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Myanmar Junta torches churches as violence escalates

Echoes of Myanmar army campaign against Muslim Rohingya with accusations of killing and arrests of pastors as thousands are forced to flee from their homes

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The Myanmar military has been accused of targeting the majority Christian region of Chin. Photo: Reuters

The Myanmar military has been accused of targeting the majority Christian region of Chin. Photo: Reuters

The Myanmar military has been accused of targeting the majority Christian region of Chin. Photo: Reuters

Myanmar’s military has been accused of torching churches and killing and detaining pastors in its latest brutal offensive in the majority-Christian Chin state on the country’s northwest border with India.

The targeting of religious institutions and clergy comes amid a growing humanitarian disaster in its border regions.

Clashes are becoming more common between the junta which seized power earlier this year — guerrilla groups and ethnic armies.

Chin State, which has strongly resisted the February coup and has a 90pc Christian population, has become a flashpoint and the United Nations, activists and insurgent groups have warned of a build-up of troops and military equipment that could herald a major assault.

“The situation in north-western Burma has echoes of the situation in Rakhine state in 2017 before the military offensive against the Rohingya,” said Anna Roberts, of Burma Campaign UK. The military’s brutal ethnic cleansing operation in Rakhine prompted a mass exodus to Bangladesh of its Muslim minority, many of whom remain in refugee camps.

Christine Schraner Burgener, the UN special envoy for Myanmar, said the country was already facing “an internal armed conflict” and warned the military was conducting clearing operations in Chin.

In recent months the military has stepped up attacks in the region, which is inhabited by around 480,000 people, with jets bombing towns, army raids on villages and heavy artillery used against civilian targets, forcing tens of thousands to flee their homes. Churches have been caught in the crossfire.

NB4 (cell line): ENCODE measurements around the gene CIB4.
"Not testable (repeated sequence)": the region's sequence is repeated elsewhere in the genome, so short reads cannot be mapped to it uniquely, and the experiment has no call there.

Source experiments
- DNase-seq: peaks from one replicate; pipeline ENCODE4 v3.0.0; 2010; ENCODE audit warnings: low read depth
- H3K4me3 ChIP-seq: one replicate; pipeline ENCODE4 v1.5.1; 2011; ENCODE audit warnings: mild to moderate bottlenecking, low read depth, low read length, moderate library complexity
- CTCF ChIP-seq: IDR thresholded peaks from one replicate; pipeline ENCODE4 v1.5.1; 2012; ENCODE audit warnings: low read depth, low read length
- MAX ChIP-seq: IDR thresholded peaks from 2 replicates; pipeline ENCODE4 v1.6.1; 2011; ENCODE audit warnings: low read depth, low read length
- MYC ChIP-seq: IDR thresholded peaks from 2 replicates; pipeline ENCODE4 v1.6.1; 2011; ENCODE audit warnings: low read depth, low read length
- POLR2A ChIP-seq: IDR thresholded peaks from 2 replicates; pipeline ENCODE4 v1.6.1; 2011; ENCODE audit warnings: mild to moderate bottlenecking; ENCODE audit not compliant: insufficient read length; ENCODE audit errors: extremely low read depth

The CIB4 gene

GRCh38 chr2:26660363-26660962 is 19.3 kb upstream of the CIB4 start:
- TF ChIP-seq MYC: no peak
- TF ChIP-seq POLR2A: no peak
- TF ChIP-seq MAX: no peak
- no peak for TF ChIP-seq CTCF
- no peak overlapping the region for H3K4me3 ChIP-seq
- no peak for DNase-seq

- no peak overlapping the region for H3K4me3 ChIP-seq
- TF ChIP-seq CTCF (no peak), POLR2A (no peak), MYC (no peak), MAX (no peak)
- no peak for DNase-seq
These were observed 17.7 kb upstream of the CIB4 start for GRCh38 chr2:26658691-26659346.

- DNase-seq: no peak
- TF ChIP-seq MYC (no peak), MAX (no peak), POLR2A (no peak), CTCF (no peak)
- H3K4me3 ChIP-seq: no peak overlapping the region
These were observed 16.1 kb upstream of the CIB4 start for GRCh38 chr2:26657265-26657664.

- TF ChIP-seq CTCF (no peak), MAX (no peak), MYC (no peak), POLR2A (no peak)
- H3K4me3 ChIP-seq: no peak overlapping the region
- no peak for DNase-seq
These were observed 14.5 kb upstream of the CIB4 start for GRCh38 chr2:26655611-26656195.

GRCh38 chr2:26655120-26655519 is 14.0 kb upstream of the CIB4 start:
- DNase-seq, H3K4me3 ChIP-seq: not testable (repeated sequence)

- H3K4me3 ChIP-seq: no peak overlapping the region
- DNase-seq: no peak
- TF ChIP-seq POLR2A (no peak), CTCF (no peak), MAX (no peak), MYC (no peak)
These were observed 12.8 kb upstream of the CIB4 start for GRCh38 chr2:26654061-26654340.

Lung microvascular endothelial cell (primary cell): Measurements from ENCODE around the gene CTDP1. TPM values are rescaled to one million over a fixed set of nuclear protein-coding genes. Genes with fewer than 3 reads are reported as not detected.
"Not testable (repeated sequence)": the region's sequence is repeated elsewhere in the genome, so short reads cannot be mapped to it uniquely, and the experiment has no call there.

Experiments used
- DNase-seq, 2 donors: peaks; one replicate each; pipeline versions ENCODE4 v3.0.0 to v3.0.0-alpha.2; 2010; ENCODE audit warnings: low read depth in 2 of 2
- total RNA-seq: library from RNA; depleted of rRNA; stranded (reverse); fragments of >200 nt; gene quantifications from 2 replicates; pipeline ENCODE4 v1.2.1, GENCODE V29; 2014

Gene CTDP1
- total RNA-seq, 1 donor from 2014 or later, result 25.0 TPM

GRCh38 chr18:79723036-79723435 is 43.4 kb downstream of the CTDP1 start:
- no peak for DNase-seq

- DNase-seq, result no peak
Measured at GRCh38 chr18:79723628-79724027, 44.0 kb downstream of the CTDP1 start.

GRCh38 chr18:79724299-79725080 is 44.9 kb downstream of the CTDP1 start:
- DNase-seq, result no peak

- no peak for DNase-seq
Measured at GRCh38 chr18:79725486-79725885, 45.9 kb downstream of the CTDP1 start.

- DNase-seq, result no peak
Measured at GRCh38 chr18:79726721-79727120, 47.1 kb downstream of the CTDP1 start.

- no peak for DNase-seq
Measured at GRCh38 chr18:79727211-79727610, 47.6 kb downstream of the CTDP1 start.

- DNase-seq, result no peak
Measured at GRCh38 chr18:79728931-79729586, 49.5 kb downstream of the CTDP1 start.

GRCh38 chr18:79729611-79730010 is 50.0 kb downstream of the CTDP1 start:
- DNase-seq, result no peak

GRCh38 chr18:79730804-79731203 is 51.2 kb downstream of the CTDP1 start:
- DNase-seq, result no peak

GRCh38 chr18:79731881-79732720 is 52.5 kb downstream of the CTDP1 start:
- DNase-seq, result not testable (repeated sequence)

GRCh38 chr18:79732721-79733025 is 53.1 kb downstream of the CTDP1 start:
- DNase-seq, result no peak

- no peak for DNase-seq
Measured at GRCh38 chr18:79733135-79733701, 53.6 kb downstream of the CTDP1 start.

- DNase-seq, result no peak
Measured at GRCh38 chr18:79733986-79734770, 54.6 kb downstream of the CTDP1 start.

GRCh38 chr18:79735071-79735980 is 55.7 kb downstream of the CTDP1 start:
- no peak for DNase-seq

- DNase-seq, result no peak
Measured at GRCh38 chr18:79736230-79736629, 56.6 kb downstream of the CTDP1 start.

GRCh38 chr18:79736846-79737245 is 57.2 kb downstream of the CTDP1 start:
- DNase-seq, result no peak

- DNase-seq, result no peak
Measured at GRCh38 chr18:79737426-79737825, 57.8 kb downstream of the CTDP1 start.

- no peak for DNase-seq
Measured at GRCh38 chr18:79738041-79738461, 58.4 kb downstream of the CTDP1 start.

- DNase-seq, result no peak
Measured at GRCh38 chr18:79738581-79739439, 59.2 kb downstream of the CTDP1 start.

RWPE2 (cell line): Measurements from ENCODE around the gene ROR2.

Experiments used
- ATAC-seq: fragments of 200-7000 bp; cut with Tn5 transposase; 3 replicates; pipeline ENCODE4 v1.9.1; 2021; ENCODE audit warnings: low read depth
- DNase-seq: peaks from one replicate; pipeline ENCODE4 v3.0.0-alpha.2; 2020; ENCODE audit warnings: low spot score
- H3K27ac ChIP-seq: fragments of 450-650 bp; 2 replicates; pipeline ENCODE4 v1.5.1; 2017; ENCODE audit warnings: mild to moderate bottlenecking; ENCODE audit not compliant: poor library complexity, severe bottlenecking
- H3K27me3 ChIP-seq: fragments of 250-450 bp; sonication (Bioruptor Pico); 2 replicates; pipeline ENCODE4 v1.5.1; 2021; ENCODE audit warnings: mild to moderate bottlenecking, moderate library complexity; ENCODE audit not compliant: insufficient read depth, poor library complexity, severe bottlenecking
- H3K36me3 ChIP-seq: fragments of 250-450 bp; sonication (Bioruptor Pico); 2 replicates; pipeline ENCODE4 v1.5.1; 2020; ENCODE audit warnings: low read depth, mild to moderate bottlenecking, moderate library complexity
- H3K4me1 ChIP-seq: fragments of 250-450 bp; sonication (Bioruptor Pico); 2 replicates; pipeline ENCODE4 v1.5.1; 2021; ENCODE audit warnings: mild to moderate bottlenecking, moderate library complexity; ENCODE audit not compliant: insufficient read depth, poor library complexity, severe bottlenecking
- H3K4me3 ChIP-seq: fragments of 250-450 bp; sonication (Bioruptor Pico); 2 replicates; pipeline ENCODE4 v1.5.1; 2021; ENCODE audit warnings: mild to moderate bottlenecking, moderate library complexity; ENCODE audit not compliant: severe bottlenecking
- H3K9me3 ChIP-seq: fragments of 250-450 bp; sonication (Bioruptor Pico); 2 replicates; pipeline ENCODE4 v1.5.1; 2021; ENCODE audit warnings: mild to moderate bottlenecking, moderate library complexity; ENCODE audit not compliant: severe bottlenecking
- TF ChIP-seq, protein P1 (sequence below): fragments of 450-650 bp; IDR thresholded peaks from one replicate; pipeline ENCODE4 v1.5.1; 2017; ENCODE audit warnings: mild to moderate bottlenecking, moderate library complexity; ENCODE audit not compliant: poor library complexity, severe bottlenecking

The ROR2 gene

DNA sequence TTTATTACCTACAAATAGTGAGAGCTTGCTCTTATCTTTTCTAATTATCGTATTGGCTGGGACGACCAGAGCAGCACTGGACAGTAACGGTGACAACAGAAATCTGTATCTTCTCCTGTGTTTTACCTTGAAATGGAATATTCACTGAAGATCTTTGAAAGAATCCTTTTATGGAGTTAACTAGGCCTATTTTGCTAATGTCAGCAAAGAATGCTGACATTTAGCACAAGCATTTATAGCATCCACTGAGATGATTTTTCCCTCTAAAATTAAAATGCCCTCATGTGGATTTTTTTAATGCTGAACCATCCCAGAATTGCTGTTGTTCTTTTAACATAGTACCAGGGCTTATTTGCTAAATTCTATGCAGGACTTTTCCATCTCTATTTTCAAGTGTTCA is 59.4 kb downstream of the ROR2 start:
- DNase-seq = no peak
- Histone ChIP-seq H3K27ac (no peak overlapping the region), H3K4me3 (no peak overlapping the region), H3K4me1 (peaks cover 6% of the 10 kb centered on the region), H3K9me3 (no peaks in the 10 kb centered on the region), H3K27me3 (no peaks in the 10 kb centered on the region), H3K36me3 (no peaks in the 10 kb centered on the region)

According to the August-September report of Chin Human Rights Organisation (CHRO), at least seven churches in five towns were damaged or destroyed by deliberate shelling or soldiers with small arms, though some have cited higher figures.

One young pastor was shot and killed, while two others were arrested and detained and are feared to have been tortured by the army. A church in the central township of Mindat was occupied by troops who ripped up Bibles and threw them on the floor.

Earlier this month, troops stormed Rialti, a village near the state capital Hakha, after the Chin Defence Force had reportedly attacked a military convoy in nearby Falam.

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Most villagers fled before the junta’s troops arrived to retaliate but U Sang Hnin, 72, watched as 40 truckloads of soldiers set fire to homes and the Baptist church where villagers had worshipped for 50 years.

“They were noisy and I could hear voices. As they were about to leave the village, they set fire to a church on one side of the road.

"The remaining five houses were also set on fire,” he said.

“There were 14 houses in the village. There are only three houses left.

“The burning of churches and the burning of homes were not the result of fighting but deliberate arson.

"This is really an insult. They do not care about our religion,” said Rev Law Ha Lin, of the Chin Baptist Convention. “In the current situation, communities are seen as enemy camps.”

For decades, the military has unleashed its ruthless tactics against ethnic minorities who live along the borders with Thailand, China and India.

Insurgent groups that have long battled the military in those areas have been supportive of
pro-democracy protesters and the growing patchwork of people’s defence forces that have sprung up as the entire country mobilises against the junta.

“The military in Myanmar have pursued an extreme Burman Buddhist nationalist agenda for decades, which has led them to persecute ethnic and religious minorities, especially Christians and Muslims,” said Benedict Rogers, senior analyst for East Asia at Christian Solidarity Worldwide.

“Of course the regime suppresses all dissent and opposition, but it targets religious minorities with especially severe brutality. In addition, Christianity is very much at the heart of Chin identity and churches are very influential in Chin society. They are targeted for this reason too.”

In September, the gunning down of Cung Biak Hum, 31, a pastor and young father, stunned the Christian community. He was shot in the head as he helped people trying to save their homes after troops raided his hometown of Thantlang and set it ablaze.

CHRO says the conflict in Chin has prompted 30,000-35,000 people to flee to Mizoram State, in neighbouring India, and has displaced about 20,000 people in Mindat township who desperately need food and medical care.

Around 10,000 people have abandoned Thantlang, leaving a handful of frightened people in its ruins.

Among them, U No Hei, is sheltering from bombs and gunfire while trying to care for his elderly mother who has heart disease, and her friend who has tuberculosis.

They are surviving on rainwater and their remaining three bags of rice.

“If they (the military) find us, they will arrest or kill us,” he said in a phone interview. “About a month from now, we will run out of medicine. I do not know what will happen then.”

Salai Za Uk Ling’s, CHRO’s deputy executive director, warned unprecedented numbers of troops had arrived after the army threatened to reduce Chin to ashes. He appealed to the international community to keep a close eye on events. 

Telegraph Media Group Limited [2021]


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